As I’ve explained before, our parents were very insistent when we were growing up that we should record our family holidays for posterity. Not just photographically, but in writing. As youngsters we were started on scrapbooks that might contain a sentence or two about our activities (very early books indicate some tracing over parental writing) as well as suitable souvenirs and illustrations – drawings of sandcastles, ice lolly sticks, postcards and sheep wool amongst other ‘interesting’ items. This progressed to more writing based journalling – by age 9 I was writing more and in notebooks of my own choosing. Generally, such entries were about food – but I’ve mentioned that before too.

When we went to America the summer I was 10 and Mim was 7 the journalling was even more important – it was part of the deal struck with school to let us out of the classroom a few weeks early for an important cross-cultural encounter. The last time I read through my creation I discovered a bizarre mix of (bad) drawings (particularly one of Ellis Island and someone crying), lists of food (typical) and observations of weird Americanisms (our mother specifically told us before we left that we should only refer to rubbers as erasers in America, it took me years to work out why). Anyway, the pinnacle of Mim’s travel journalling career was reached during this summer, with her description of our 4th July experience in New York:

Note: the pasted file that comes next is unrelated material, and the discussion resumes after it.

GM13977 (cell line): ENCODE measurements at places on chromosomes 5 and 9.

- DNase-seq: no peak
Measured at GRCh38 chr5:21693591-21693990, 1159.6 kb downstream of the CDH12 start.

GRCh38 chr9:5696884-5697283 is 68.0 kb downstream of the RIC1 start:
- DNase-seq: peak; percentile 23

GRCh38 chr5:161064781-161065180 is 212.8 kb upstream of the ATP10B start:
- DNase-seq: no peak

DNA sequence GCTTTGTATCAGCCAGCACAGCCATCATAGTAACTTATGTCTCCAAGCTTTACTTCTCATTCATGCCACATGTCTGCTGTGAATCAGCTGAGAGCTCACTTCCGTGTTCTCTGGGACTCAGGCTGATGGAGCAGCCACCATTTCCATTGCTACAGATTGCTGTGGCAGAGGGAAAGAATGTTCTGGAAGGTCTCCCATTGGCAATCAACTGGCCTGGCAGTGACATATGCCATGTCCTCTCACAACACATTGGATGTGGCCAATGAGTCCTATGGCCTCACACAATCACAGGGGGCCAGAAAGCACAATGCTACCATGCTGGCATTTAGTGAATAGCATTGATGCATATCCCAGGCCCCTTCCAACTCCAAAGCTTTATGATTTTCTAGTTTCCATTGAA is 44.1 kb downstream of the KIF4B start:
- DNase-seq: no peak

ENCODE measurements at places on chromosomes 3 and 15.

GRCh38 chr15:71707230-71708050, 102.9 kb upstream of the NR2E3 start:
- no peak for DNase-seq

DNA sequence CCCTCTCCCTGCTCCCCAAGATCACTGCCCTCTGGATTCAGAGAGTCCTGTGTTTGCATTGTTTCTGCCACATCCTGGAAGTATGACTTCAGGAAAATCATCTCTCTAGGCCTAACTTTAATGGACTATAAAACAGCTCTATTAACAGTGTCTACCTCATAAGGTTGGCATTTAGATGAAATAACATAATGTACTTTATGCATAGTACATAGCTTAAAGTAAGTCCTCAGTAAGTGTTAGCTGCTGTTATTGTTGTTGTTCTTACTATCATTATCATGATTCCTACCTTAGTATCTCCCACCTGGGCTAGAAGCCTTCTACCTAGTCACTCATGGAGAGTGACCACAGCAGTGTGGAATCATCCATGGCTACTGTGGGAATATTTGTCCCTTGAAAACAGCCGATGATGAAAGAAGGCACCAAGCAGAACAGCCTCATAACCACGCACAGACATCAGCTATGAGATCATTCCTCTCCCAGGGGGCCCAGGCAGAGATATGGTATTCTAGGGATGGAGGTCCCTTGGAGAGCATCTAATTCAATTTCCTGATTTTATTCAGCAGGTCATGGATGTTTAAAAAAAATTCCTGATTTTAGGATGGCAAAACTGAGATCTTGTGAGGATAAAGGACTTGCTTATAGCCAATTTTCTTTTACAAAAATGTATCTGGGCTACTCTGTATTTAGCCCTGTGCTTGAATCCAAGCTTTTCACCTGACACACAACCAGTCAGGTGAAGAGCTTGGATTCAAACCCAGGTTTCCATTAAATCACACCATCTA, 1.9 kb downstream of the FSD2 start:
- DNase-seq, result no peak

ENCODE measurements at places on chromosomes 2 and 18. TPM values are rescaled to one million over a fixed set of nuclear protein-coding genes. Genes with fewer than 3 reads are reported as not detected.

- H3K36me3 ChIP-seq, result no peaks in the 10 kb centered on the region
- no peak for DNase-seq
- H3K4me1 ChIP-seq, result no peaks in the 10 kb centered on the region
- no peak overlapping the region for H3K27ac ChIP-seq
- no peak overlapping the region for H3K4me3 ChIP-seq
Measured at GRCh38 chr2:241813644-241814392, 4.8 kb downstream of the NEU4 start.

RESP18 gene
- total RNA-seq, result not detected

“We watched fireworks, this is the sound they made: bang.”
[Actually, to give the girl credit, she was still 3 weeks off turning 7 and managed to use a colon correctly.] 

Anyway, the bottom line is that travel journalling is a past time that me and my parents value immensely, but she doesn’t. My journalling has been refined over the years to the point that I’m now terribly specific about what is required (what a surprise, me, being terribly specific about something!):